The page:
Evidence from stakeholders indicates that for IVET learners and apprentices, the enrichment curriculum is important. Both the literature and stakeholders highlight the importance of recognising and recording transversal and transferable skills as essential for both IVET and CVET learners and apprentices. Both IVET and CVET play key roles in widening participation, access and inclusion.

VET workforce development is a key concern of delivery partners, especially in sectors where wage differentials make it hard to recruit vocationally relevant teachers.

Clear curriculum pathways are essential but evidence from the literature suggests they may become fractured due to local providers working in competition or not offering lower-level courses to enable progression.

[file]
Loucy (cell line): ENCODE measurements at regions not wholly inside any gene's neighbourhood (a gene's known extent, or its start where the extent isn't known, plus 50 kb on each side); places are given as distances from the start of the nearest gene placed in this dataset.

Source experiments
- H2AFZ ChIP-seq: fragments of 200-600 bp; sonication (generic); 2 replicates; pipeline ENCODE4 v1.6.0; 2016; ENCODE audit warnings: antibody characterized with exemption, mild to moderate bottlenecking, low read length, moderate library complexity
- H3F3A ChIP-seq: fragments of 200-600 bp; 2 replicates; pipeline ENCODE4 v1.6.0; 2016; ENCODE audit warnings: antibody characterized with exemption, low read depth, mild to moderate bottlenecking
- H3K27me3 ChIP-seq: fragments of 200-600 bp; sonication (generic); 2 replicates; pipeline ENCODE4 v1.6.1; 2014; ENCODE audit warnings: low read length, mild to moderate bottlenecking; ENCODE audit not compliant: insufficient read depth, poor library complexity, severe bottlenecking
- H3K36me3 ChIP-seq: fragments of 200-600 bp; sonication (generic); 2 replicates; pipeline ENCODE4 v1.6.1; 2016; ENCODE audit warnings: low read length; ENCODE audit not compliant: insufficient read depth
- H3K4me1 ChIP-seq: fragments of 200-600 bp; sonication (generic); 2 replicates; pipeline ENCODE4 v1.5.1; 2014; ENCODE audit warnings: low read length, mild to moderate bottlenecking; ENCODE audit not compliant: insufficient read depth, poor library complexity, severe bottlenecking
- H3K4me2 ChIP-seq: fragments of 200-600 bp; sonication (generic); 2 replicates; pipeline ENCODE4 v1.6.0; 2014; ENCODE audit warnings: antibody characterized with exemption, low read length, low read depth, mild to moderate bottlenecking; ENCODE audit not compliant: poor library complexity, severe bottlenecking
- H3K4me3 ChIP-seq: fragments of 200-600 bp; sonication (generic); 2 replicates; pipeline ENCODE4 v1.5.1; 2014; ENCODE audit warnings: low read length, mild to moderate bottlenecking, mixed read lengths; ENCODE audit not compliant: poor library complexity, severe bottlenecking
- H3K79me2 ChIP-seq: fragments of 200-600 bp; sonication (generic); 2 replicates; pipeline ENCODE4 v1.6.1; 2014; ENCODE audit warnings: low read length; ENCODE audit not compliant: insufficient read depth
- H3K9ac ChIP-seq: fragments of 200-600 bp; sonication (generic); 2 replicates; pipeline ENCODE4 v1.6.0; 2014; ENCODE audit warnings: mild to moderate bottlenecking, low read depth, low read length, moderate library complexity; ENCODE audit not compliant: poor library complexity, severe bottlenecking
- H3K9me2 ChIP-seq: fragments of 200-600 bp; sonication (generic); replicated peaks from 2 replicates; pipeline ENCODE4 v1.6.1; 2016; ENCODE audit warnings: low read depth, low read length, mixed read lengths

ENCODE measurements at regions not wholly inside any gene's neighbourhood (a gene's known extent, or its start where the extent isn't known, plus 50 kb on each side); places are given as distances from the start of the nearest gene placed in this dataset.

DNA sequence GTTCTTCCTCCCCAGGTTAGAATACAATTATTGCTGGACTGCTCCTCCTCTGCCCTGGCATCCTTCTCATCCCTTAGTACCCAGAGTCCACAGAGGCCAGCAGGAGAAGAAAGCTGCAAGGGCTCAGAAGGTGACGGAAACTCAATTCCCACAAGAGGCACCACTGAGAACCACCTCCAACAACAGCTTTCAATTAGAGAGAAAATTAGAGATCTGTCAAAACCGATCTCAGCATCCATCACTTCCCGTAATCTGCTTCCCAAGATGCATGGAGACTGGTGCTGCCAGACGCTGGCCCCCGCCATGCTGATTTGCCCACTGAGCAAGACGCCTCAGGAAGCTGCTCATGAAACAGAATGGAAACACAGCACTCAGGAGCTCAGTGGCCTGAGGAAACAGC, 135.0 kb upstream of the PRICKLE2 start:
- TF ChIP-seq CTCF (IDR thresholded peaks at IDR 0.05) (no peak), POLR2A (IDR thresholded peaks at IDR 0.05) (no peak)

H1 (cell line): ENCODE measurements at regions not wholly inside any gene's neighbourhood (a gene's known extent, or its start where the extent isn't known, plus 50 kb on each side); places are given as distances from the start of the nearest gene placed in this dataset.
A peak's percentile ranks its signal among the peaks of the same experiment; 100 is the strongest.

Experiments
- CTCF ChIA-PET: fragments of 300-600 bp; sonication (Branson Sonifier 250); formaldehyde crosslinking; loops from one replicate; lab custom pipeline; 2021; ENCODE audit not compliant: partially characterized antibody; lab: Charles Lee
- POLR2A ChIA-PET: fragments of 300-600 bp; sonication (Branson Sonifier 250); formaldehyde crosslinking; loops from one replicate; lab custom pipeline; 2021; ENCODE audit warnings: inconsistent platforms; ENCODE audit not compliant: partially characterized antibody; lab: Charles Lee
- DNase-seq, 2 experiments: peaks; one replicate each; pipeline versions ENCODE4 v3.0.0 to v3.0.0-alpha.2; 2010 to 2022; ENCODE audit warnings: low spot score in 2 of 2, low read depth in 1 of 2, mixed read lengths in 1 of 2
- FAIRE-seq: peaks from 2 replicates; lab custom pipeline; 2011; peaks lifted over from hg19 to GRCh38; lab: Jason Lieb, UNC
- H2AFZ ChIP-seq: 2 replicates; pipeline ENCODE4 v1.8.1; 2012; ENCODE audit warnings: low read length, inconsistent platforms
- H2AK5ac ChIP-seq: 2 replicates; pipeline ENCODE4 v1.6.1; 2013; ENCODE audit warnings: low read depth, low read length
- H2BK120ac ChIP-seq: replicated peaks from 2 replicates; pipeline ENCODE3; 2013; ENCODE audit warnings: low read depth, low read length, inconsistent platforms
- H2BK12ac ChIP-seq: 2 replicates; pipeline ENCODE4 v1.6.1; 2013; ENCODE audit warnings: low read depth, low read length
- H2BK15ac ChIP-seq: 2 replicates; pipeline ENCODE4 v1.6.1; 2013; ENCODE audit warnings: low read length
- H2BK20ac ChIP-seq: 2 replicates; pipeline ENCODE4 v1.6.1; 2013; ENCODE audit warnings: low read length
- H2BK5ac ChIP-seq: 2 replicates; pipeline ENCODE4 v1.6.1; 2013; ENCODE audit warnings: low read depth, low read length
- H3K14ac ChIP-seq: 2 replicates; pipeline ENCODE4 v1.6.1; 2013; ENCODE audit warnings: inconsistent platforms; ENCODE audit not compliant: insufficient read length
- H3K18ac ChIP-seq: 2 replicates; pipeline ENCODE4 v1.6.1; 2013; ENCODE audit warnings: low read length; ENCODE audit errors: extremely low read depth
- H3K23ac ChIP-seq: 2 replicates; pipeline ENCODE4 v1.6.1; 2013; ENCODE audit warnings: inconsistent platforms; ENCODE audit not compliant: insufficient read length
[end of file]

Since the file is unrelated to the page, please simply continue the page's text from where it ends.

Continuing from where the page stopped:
The provision of well-informed and impartial career information advice and guidance is important for both IVET and CVET learners, but learner responses indicate that currently the offer is inconsistent.

Perspectives on the benefits and impact of VET

Findings from the research suggest that the positive impact of VET on the individual is the basis for wider social, employer, and economic impacts.

In terms of IVET-CVET differentiation, stakeholders highlighted a key issue as how vocational education meets the needs of individuals in those age cohorts - the different needs of age cohorts lead to different priorities for each. Within the IVET and CVET cohorts there are subgroups whom VET benefits in different ways.